Author: Max Diamond

The New York Times and the Importance of Conclusion Neutrality

Earlier this month, Republican Senator Tom Cotton of Arkansas wrote a controversial New York Times op-ed arguing that President Trump should send the US military to quell riots in cities across the country. The article produced a staff mutiny within the Times and a predictable and philosophically banal debate outside it. On one hand, there was a defense of a free press—in the pages of the Times itself, Bret Stephens wrote “it is not the duty of the paper to make people feel safe”—and on the other, a call for the Times not to provide platforms for “dangerous” ideas. This episode is representative of a longstanding debate over where the line around permissible opinion should be drawn by the media. When David Remnick disinvited Stephen K. Bannon from the New Yorker Festival, we witnessed the same argument between those who emphasize the hypothetical dangers of some speech, and those who believe open intellectual inquiry is the best means of ultimately overcoming “bad” ideas. Invariably missing from these debates is a thoughtful interrogation of the principle …

When I Was in Love with a Comparative Literature Student

She said she did not believe there was such a thing as love—not because she was embarrassed by sentimentality, but because Jacques Derrida had convinced her that language did not actually refer to an external reality. I met her during the period she was reading Derrida’s Of Grammatology. Or maybe it was when she was reading Martin Heidegger’s Being and Time, which for weeks she kept open and in front of her at the campus coffee shop. At least once, she carried Heidegger into a bubble bath. The first time we hung out, we read together in an empty classroom. I was reading Philip Roth’s novel American Pastoral for a literature class. She was reading “The Concept of Irony” by literary theorist Paul de Man for fun. As in every classroom, there was a clock at the front of the room. The sound of the ticking, which I had unthinkingly accepted as an imperfect part of our environment, irritated her. She stood up on the table and flung the clock to the ground. She put …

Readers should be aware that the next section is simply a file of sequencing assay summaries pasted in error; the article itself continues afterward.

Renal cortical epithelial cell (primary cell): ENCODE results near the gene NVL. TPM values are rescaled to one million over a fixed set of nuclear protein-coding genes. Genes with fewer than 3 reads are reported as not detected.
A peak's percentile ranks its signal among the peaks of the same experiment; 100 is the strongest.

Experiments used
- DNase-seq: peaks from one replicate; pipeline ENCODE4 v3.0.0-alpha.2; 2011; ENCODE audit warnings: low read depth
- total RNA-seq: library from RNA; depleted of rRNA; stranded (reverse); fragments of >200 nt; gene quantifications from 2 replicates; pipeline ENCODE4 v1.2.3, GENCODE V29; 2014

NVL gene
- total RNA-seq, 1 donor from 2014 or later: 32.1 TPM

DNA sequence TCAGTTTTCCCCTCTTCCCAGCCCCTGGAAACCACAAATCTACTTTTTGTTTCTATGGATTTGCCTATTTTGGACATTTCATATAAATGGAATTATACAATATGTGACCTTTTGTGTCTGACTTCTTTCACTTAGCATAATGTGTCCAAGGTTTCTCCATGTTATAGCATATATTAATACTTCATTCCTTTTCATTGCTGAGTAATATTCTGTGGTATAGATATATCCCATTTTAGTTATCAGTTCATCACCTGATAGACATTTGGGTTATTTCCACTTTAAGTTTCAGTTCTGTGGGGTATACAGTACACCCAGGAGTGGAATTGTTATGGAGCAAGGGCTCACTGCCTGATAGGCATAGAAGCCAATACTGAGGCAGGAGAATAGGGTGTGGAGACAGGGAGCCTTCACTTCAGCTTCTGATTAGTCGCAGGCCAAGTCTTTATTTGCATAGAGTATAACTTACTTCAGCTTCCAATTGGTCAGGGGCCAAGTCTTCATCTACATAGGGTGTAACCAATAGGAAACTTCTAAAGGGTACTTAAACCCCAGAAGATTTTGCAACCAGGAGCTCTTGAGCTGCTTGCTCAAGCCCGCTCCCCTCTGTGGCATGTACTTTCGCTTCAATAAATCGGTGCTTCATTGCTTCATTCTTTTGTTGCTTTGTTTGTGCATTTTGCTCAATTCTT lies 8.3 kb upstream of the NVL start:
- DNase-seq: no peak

Identitarianism and the Splintering of Democracy

You can know X if, and only if, you are of part identity group Y. This is the theory of what I will call ‘Identitarian Epistemology.’ While generally not articulated in abstract form, this doctrine has managed to infect our political culture. It is the major philosophical justification for dismissing anyone’s argument, question, or thought, based on nothing more than his or her identity group. One identity group, so the theory goes, cannot acquire the unique knowledge of another. Identitarian Epistemology is based upon the following premises: Being part of identity group Y necessarily involves certain experiences which are unique to that group. These experiences are a necessary condition for acquiring certain kinds of knowledge. And therefore: People not of identity group Y cannot know certain things, which only identity group Y can know. Being “part of identity group Y” here means being accurately described with a certain identity predicate: “black,” “female,” “gay,” et cetera. There are an infinite number of such predicates because there are an infinite number of ways to qualitatively describe an …